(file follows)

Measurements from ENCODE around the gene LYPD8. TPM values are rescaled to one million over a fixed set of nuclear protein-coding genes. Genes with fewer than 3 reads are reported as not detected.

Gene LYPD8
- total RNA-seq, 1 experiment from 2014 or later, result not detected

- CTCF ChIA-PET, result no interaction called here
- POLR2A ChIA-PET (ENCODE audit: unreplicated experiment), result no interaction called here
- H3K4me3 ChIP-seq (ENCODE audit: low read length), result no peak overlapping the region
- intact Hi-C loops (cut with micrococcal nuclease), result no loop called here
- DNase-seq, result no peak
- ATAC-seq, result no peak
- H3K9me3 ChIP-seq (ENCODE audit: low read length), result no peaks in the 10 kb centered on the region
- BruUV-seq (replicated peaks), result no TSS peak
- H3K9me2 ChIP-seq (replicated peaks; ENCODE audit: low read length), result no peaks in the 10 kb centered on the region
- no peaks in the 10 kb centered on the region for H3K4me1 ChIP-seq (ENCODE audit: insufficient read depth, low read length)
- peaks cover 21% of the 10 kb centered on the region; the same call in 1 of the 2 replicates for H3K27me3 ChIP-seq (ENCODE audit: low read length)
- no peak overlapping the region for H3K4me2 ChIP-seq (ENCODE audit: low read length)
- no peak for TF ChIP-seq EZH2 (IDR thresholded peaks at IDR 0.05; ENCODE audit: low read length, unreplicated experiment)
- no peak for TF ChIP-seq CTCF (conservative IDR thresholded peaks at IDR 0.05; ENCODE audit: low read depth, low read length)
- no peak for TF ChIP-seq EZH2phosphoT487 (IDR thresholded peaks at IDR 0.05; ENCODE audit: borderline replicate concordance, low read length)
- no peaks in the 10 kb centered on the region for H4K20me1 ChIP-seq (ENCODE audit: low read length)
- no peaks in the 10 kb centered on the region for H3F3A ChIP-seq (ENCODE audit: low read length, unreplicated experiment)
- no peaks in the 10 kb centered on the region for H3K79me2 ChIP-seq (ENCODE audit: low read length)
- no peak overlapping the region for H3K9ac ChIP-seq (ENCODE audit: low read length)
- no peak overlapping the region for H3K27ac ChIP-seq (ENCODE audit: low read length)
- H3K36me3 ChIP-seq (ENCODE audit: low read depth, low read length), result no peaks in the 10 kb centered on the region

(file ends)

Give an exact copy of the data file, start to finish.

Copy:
Measurements from ENCODE around the gene LYPD8. TPM values are rescaled to one million over a fixed set of nuclear protein-coding genes. Genes with fewer than 3 reads are reported as not detected.

Gene LYPD8
- total RNA-seq, 1 experiment from 2014 or later, result not detected

- CTCF ChIA-PET, result no interaction called here
- POLR2A ChIA-PET (ENCODE audit: unreplicated experiment), result no interaction called here
- H3K4me3 ChIP-seq (ENCODE audit: low read length), result no peak overlapping the region
- intact Hi-C loops (cut with micrococcal nuclease), result no loop called here
- DNase-seq, result no peak
- ATAC-seq, result no peak
- H3K9me3 ChIP-seq (ENCODE audit: low read length), result no peaks in the 10 kb centered on the region
- BruUV-seq (replicated peaks), result no TSS peak
- H3K9me2 ChIP-seq (replicated peaks; ENCODE audit: low read length), result no peaks in the 10 kb centered on the region
- no peaks in the 10 kb centered on the region for H3K4me1 ChIP-seq (ENCODE audit: insufficient read depth, low read length)
- peaks cover 21% of the 10 kb centered on the region; the same call in 1 of the 2 replicates for H3K27me3 ChIP-seq (ENCODE audit: low read length)
- no peak overlapping the region for H3K4me2 ChIP-seq (ENCODE audit: low read length)
- no peak for TF ChIP-seq EZH2 (IDR thresholded peaks at IDR 0.05; ENCODE audit: low read length, unreplicated experiment)
- no peak for TF ChIP-seq CTCF (conservative IDR thresholded peaks at IDR 0.05; ENCODE audit: low read depth, low read length)
- no peak for TF ChIP-seq EZH2phosphoT487 (IDR thresholded peaks at IDR 0.05; ENCODE audit: borderline replicate concordance, low read length)
- no peaks in the 10 kb centered on the region for H4K20me1 ChIP-seq (ENCODE audit: low read length)
- no peaks in the 10 kb centered on the region for H3F3A ChIP-seq (ENCODE audit: low read length, unreplicated experiment)
- no peaks in the 10 kb centered on the region for H3K79me2 ChIP-seq (ENCODE audit: low read length)
- no peak overlapping the region for H3K9ac ChIP-seq (ENCODE audit: low read length)
- no peak overlapping the region for H3K27ac ChIP-seq (ENCODE audit: low read length)
- H3K36me3 ChIP-seq (ENCODE audit: low read depth, low read length), result no peaks in the 10 kb centered on the region